The cartel reacted swiftly and violently to the arrest. Videos shared on social media showed buses and tractor-trailers aflame. Shots were reported near the Culiacán airport, which announced on Twitter that it had shut down operations for security reasons.

Armed groups lit vehicles on fire and blocked all the major roads out of Culiacán, according to a local intelligence officer. Gunmen fought law enforcement in the north of the city, where loud explosions could be heard and armed groups were stealing cars at gunpoint, the official said. Schools and government buildings were closed.

Smoke rising from multiple fires across the city of Culiacán on Thursday. Credit…Juan Carlos Cruz/EPA, via Shutterstock

The intelligence official, who was not authorized to speak publicly, added that there were no public services and that streets were mostly empty.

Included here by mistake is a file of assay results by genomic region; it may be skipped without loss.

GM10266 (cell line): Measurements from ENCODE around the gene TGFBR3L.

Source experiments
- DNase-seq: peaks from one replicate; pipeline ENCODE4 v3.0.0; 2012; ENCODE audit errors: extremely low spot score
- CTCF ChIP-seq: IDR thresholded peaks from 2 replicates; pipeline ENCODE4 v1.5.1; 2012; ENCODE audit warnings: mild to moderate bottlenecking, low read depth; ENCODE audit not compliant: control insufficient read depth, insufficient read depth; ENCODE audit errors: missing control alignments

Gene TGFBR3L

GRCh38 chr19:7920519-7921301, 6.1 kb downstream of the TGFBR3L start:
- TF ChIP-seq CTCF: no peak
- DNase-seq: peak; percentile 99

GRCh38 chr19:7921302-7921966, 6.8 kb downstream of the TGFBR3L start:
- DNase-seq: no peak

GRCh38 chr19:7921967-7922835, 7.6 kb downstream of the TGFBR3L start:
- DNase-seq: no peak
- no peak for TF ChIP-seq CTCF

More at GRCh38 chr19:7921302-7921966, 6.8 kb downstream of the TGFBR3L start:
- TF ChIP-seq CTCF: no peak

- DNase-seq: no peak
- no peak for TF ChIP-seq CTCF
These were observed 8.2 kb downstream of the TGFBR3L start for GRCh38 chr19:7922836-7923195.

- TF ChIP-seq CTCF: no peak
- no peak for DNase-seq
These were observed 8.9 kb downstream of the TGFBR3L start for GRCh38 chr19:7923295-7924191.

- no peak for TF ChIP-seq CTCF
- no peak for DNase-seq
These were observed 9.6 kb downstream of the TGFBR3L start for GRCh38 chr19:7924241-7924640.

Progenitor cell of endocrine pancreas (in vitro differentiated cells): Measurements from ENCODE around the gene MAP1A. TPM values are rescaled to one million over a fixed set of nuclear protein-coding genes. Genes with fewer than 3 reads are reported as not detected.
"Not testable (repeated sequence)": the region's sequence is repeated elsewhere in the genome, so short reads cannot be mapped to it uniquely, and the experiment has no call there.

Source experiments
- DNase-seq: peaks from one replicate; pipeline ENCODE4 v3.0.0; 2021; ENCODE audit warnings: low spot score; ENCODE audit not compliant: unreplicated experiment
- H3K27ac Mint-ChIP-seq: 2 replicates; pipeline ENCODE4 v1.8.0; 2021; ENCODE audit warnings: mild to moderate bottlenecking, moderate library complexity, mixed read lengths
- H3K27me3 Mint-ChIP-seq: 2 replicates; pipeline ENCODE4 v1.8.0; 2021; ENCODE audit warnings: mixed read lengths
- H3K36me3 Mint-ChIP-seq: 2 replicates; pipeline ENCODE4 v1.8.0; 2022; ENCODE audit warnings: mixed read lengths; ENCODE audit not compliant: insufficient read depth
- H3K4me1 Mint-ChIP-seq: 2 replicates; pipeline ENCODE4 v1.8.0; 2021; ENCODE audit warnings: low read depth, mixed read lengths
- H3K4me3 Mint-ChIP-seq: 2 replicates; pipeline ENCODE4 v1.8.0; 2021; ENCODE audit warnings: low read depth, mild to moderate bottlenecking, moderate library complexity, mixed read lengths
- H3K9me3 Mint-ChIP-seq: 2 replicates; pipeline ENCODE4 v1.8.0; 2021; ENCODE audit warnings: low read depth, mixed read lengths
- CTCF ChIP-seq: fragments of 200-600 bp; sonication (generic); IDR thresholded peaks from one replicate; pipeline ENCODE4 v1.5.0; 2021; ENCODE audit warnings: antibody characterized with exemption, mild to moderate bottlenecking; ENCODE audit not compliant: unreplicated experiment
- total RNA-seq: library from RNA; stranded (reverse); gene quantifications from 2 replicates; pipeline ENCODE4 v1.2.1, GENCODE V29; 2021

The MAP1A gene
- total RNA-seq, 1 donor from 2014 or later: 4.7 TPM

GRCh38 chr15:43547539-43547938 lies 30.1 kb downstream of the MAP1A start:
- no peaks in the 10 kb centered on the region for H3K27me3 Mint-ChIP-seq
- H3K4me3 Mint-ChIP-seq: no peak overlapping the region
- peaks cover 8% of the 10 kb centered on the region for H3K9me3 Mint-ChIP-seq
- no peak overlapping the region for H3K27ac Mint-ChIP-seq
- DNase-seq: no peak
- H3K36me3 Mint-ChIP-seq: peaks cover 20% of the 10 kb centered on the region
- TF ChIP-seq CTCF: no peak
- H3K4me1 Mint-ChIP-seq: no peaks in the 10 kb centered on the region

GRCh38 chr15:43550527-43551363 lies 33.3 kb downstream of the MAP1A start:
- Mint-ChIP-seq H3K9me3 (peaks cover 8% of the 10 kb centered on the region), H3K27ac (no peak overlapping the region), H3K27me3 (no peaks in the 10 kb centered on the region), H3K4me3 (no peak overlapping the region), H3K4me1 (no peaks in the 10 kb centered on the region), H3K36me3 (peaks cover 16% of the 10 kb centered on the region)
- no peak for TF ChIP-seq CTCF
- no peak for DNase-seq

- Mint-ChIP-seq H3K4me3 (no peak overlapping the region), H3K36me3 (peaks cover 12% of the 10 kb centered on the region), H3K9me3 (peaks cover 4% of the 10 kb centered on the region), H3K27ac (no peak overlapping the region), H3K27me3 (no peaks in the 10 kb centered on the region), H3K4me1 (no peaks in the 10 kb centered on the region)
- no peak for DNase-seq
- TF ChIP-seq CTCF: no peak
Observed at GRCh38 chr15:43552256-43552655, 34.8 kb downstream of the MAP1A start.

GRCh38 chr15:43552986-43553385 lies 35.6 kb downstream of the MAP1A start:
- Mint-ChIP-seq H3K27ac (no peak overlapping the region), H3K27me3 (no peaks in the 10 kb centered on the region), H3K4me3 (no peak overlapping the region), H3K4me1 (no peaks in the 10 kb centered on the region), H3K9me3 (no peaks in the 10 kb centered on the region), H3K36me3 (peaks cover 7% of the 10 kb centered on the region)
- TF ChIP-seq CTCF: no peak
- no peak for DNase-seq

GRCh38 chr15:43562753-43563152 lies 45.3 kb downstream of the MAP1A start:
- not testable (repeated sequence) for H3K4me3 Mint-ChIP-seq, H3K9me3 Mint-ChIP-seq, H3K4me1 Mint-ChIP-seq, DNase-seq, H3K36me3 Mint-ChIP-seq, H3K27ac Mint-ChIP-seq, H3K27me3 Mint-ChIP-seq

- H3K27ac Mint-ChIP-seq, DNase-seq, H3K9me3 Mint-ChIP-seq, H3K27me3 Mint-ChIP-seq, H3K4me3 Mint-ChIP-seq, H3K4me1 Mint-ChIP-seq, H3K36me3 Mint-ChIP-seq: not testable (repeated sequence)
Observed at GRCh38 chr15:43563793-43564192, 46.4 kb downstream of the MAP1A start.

Aeromexico, the Mexican carrier, said that at least one bullet had hit the fuselage of a commercial plane that was set to take off for Mexico City on Thursday morning. The airline said everyone on board was safe and that the flight had been canceled.

The intelligence officer confirmed that armed groups had fired on a military plane as it was arriving at the Culiacán airport on Thursday morning but that there were no reported injuries.

César Lara, 29, was walking away from the Culiacán airport after arriving on a flight from Mexico City Thursday morning when he saw a military plane landing and then heard gunshots, he said.